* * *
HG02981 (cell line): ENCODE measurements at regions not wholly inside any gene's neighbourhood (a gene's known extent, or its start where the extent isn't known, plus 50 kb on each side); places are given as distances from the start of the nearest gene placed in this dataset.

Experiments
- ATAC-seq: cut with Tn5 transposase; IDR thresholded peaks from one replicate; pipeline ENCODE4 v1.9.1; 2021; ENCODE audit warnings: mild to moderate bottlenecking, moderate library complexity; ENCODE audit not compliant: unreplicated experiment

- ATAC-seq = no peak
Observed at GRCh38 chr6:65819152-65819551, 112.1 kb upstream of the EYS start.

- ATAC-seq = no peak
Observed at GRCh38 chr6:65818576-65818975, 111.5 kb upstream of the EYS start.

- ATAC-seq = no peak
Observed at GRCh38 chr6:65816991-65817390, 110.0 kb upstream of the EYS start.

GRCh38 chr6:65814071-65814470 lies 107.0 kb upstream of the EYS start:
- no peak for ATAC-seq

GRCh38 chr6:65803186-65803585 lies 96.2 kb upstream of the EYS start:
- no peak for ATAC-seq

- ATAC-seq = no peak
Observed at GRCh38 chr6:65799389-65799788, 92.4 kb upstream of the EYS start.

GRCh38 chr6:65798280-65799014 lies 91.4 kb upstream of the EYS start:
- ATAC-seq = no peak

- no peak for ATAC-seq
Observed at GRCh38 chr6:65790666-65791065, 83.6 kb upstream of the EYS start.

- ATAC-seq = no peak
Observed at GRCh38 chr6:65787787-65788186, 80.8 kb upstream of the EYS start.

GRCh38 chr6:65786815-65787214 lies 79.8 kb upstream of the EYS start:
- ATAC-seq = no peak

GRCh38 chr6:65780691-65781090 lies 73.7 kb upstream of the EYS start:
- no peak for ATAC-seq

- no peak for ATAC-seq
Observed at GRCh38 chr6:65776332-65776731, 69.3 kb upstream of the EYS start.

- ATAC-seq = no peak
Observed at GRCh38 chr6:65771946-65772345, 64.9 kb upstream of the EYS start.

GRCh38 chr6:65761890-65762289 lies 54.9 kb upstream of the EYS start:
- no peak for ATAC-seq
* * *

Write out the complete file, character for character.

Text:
HG02981 (cell line): ENCODE measurements at regions not wholly inside any gene's neighbourhood (a gene's known extent, or its start where the extent isn't known, plus 50 kb on each side); places are given as distances from the start of the nearest gene placed in this dataset.

Experiments
- ATAC-seq: cut with Tn5 transposase; IDR thresholded peaks from one replicate; pipeline ENCODE4 v1.9.1; 2021; ENCODE audit warnings: mild to moderate bottlenecking, moderate library complexity; ENCODE audit not compliant: unreplicated experiment

- ATAC-seq = no peak
Observed at GRCh38 chr6:65819152-65819551, 112.1 kb upstream of the EYS start.

- ATAC-seq = no peak
Observed at GRCh38 chr6:65818576-65818975, 111.5 kb upstream of the EYS start.

- ATAC-seq = no peak
Observed at GRCh38 chr6:65816991-65817390, 110.0 kb upstream of the EYS start.

GRCh38 chr6:65814071-65814470 lies 107.0 kb upstream of the EYS start:
- no peak for ATAC-seq

GRCh38 chr6:65803186-65803585 lies 96.2 kb upstream of the EYS start:
- no peak for ATAC-seq

- ATAC-seq = no peak
Observed at GRCh38 chr6:65799389-65799788, 92.4 kb upstream of the EYS start.

GRCh38 chr6:65798280-65799014 lies 91.4 kb upstream of the EYS start:
- ATAC-seq = no peak

- no peak for ATAC-seq
Observed at GRCh38 chr6:65790666-65791065, 83.6 kb upstream of the EYS start.

- ATAC-seq = no peak
Observed at GRCh38 chr6:65787787-65788186, 80.8 kb upstream of the EYS start.

GRCh38 chr6:65786815-65787214 lies 79.8 kb upstream of the EYS start:
- ATAC-seq = no peak

GRCh38 chr6:65780691-65781090 lies 73.7 kb upstream of the EYS start:
- no peak for ATAC-seq

- no peak for ATAC-seq
Observed at GRCh38 chr6:65776332-65776731, 69.3 kb upstream of the EYS start.

- ATAC-seq = no peak
Observed at GRCh38 chr6:65771946-65772345, 64.9 kb upstream of the EYS start.

GRCh38 chr6:65761890-65762289 lies 54.9 kb upstream of the EYS start:
- no peak for ATAC-seq